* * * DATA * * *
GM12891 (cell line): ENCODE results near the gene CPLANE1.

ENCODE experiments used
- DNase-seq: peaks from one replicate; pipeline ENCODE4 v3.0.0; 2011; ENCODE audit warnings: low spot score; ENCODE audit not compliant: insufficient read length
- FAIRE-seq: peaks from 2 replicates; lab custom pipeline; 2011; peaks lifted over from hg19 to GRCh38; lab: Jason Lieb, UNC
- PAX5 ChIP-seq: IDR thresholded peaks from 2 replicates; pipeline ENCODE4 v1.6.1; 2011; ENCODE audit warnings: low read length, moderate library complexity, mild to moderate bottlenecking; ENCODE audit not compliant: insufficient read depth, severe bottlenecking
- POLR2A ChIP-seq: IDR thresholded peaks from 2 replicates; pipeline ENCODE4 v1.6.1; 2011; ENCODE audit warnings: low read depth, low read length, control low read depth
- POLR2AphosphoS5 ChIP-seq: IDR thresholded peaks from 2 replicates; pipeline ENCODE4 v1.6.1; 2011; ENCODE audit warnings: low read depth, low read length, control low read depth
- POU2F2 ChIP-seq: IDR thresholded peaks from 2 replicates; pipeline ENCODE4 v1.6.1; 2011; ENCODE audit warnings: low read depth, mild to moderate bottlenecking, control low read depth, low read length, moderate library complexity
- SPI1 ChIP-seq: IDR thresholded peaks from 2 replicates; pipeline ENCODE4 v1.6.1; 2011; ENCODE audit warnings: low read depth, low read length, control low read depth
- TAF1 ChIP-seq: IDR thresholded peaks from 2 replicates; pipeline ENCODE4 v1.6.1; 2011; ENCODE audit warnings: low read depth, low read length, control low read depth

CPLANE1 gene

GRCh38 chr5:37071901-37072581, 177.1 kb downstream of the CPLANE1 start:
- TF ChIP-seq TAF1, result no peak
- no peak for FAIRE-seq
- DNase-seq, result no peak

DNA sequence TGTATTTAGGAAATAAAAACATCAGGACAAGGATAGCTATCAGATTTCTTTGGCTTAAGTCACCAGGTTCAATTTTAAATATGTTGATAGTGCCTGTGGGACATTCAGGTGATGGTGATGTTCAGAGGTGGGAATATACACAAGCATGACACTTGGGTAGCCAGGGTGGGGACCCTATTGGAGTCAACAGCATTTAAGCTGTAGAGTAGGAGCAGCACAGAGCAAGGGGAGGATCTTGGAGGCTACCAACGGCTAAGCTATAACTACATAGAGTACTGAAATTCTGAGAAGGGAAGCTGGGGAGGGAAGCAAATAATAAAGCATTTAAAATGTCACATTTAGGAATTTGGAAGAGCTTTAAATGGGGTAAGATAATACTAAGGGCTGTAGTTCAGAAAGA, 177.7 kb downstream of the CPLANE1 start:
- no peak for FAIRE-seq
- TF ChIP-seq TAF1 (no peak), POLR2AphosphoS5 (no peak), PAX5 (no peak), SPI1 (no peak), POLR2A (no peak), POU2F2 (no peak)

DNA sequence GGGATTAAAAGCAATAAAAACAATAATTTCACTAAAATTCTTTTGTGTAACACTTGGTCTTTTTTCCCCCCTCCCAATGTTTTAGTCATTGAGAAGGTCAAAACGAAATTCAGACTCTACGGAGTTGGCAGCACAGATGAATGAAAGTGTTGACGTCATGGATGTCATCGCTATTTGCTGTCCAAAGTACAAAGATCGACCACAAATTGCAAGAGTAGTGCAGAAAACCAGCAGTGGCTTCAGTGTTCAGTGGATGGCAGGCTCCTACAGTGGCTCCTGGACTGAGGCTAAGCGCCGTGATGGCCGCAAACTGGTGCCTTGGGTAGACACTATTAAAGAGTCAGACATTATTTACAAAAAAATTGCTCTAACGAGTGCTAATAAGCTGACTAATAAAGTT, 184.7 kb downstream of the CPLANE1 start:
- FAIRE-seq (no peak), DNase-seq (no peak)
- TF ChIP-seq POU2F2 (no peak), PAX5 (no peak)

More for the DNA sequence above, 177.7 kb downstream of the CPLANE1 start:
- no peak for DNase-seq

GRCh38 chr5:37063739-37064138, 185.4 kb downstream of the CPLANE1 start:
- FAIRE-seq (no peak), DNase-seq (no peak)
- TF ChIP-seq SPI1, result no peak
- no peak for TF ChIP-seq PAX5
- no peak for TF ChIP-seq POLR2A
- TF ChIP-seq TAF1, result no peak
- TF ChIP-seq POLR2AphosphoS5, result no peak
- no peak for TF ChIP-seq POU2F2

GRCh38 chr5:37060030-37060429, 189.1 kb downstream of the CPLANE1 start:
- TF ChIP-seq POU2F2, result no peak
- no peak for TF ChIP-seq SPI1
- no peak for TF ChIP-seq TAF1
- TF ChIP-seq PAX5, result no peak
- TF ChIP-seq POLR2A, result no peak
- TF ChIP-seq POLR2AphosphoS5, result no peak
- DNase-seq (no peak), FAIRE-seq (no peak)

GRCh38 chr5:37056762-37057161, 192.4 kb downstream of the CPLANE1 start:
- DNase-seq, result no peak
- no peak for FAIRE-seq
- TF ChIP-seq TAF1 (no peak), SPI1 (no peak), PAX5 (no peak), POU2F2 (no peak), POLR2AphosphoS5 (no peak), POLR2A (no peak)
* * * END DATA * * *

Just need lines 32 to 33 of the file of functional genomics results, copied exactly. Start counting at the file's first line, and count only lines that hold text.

GRCh38 chr5:37060030-37060429, 189.1 kb downstream of the CPLANE1 start:
- TF ChIP-seq POU2F2, result no peak